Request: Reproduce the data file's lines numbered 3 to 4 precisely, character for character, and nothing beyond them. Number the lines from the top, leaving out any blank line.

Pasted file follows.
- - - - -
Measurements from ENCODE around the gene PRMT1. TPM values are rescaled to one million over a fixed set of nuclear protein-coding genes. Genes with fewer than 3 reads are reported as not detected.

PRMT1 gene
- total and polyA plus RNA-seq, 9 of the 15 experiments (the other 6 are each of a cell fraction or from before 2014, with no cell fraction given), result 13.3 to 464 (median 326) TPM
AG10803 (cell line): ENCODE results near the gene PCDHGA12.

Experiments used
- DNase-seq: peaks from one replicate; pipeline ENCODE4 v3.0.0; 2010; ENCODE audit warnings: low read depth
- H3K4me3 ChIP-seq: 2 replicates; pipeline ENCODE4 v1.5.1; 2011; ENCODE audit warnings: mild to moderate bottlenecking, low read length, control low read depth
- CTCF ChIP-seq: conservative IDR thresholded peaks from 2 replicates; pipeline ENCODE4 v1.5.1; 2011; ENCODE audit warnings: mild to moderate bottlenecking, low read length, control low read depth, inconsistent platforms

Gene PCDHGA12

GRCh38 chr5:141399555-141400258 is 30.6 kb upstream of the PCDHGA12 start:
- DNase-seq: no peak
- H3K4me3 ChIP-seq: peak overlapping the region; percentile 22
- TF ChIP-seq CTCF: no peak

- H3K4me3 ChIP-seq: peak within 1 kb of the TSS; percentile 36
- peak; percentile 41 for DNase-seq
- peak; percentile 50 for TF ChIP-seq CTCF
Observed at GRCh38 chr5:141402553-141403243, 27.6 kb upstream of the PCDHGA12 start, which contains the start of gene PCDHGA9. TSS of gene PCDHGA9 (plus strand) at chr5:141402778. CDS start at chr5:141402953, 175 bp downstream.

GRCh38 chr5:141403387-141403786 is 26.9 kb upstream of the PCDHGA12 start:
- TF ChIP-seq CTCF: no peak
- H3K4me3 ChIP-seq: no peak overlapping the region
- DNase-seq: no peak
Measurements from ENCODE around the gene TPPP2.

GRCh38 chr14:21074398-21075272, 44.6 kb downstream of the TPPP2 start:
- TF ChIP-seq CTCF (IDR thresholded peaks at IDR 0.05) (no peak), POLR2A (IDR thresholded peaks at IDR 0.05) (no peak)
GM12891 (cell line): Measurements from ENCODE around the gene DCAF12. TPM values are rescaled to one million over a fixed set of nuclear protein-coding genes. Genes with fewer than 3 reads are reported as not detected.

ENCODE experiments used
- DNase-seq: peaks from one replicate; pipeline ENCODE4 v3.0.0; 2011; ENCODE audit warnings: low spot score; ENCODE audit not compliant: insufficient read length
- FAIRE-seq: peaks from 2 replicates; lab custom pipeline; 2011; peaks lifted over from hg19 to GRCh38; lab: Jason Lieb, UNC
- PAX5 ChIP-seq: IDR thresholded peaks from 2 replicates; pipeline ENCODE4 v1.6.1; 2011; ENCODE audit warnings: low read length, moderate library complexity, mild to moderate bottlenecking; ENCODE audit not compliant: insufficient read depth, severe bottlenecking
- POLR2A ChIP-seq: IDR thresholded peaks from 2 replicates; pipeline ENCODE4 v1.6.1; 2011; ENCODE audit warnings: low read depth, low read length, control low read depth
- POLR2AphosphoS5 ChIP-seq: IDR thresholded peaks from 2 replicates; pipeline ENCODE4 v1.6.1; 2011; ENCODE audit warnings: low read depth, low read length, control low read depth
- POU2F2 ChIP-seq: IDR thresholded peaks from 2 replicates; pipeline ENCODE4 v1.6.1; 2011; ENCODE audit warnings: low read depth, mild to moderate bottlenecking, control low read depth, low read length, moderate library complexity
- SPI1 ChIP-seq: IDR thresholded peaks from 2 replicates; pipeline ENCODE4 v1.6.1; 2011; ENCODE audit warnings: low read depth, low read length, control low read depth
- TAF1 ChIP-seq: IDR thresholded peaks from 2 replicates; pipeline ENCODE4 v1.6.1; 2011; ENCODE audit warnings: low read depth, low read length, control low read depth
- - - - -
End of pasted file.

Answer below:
- total and polyA plus RNA-seq, 9 of the 15 experiments (the other 6 are each of a cell fraction or from before 2014, with no cell fraction given), result 13.3 to 464 (median 326) TPM
AG10803 (cell line): ENCODE results near the gene PCDHGA12.